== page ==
North Carolina: Worker’s Brain Cancer Claim Related to Alleged X-Ray Exposure Fails

North Carolina: Worker’s Brain Cancer Claim Related to Alleged X-Ray Exposure Fails

In order to establish an occupational disease or injury claim, a North Carolina claimant is not required to prove that he or she was exposed to a specific quantity of a harmful agent.  A North Carolina appellate court reiterated the rule, however, that the claimant must establish that "the substance [to which he was exposed] is one to which the worker has a greater exposure on the job than does the public generally, either because of the nature of the substance itself or because the concentrations of the substance in the workplace are greater than concentrations to which the public generally is exposed."  Accordingly, the appellate court affirmed a finding by the state’s Industrial Commission that a worker failed to establish that his close proximity to high energy machinery during a 26-year career at his workplace exposed him to radiation that contributed to the development of brain cancer, where his own expert evidence admitted that, on the one hand, he did not know the amount of X-ray radiation to which the worker had been exposed and, further, that the machinery had been “shielded,” but on the other hand, testified that such exposure would have been greater than the general public.  In light of conflicting testimony that indicated little, if any X-rays were emitted by the machinery, the court found that the evidence supported the Commission’s finding that the worker did not have a greater exposure to radiation than the general public.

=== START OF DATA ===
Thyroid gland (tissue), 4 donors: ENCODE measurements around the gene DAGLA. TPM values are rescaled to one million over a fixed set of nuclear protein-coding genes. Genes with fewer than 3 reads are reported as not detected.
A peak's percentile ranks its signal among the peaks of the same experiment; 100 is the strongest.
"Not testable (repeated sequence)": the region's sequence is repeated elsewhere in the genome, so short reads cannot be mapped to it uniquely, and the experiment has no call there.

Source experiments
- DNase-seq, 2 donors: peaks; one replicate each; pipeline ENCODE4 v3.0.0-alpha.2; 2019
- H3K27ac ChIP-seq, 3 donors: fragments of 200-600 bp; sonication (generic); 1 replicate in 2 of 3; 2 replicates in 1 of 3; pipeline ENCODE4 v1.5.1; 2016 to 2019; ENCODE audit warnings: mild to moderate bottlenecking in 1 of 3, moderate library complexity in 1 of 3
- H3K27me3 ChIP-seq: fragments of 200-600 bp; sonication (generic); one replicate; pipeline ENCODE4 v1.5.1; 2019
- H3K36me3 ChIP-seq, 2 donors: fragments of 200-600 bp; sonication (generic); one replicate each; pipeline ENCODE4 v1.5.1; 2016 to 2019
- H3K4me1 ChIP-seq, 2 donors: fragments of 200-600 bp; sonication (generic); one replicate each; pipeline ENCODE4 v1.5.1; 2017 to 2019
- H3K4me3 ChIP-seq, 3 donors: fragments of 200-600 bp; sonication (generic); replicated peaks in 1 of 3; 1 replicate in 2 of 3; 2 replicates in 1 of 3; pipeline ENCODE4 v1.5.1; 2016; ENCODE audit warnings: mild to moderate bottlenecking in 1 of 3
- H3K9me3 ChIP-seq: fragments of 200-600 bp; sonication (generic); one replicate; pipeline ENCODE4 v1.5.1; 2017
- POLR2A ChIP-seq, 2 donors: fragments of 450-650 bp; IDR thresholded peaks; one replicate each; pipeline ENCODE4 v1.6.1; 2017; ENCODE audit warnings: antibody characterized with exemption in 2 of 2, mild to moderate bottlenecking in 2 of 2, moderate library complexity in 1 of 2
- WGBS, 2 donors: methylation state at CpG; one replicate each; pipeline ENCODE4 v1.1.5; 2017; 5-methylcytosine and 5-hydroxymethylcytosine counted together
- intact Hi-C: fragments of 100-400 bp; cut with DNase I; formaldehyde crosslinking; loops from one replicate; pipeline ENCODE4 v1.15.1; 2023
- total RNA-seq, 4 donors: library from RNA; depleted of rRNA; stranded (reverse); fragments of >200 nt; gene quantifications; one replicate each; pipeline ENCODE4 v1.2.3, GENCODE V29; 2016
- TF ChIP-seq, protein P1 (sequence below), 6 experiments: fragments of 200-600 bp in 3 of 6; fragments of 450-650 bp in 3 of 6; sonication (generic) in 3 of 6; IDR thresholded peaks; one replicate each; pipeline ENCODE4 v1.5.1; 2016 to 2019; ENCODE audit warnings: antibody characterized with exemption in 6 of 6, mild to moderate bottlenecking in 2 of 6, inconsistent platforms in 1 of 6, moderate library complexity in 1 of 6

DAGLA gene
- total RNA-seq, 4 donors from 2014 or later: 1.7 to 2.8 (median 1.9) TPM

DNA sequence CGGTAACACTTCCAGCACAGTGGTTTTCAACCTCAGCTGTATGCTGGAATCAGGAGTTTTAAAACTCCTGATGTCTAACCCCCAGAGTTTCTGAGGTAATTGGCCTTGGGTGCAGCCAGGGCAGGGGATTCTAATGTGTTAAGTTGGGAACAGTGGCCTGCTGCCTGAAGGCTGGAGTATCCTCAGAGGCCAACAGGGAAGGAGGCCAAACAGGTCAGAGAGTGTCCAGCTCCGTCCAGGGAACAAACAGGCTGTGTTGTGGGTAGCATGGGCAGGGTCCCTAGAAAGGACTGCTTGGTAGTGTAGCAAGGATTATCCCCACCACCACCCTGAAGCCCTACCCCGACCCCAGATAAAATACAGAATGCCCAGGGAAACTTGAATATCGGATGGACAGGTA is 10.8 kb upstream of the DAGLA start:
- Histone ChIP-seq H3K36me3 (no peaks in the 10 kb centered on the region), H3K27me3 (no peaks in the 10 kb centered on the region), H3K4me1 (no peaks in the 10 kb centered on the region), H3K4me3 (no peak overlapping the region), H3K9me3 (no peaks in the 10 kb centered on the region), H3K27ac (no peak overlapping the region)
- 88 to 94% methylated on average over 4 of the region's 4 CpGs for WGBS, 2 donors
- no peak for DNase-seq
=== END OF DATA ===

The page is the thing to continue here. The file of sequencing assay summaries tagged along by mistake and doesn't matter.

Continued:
Thomas A. Robinson, J.D., the Feature National Columnist for the LexisNexis Workers’ Compensation eNewsletter, is a leading commentator and expert on the law of workers’ compensation.

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See File v. Norandal USA, Inc., 2014 N.C. App. LEXIS 181 (Feb. 18, 2014) [2014 N.C. App. LEXIS 181 (Feb. 18, 2014)]

See generally Larson’s Workers’ Compensation Law, § 52.03 [52.03]

Source: Larson’s Workers’ Compensation Law, the nation’s leading authority on workers’ compensation law.

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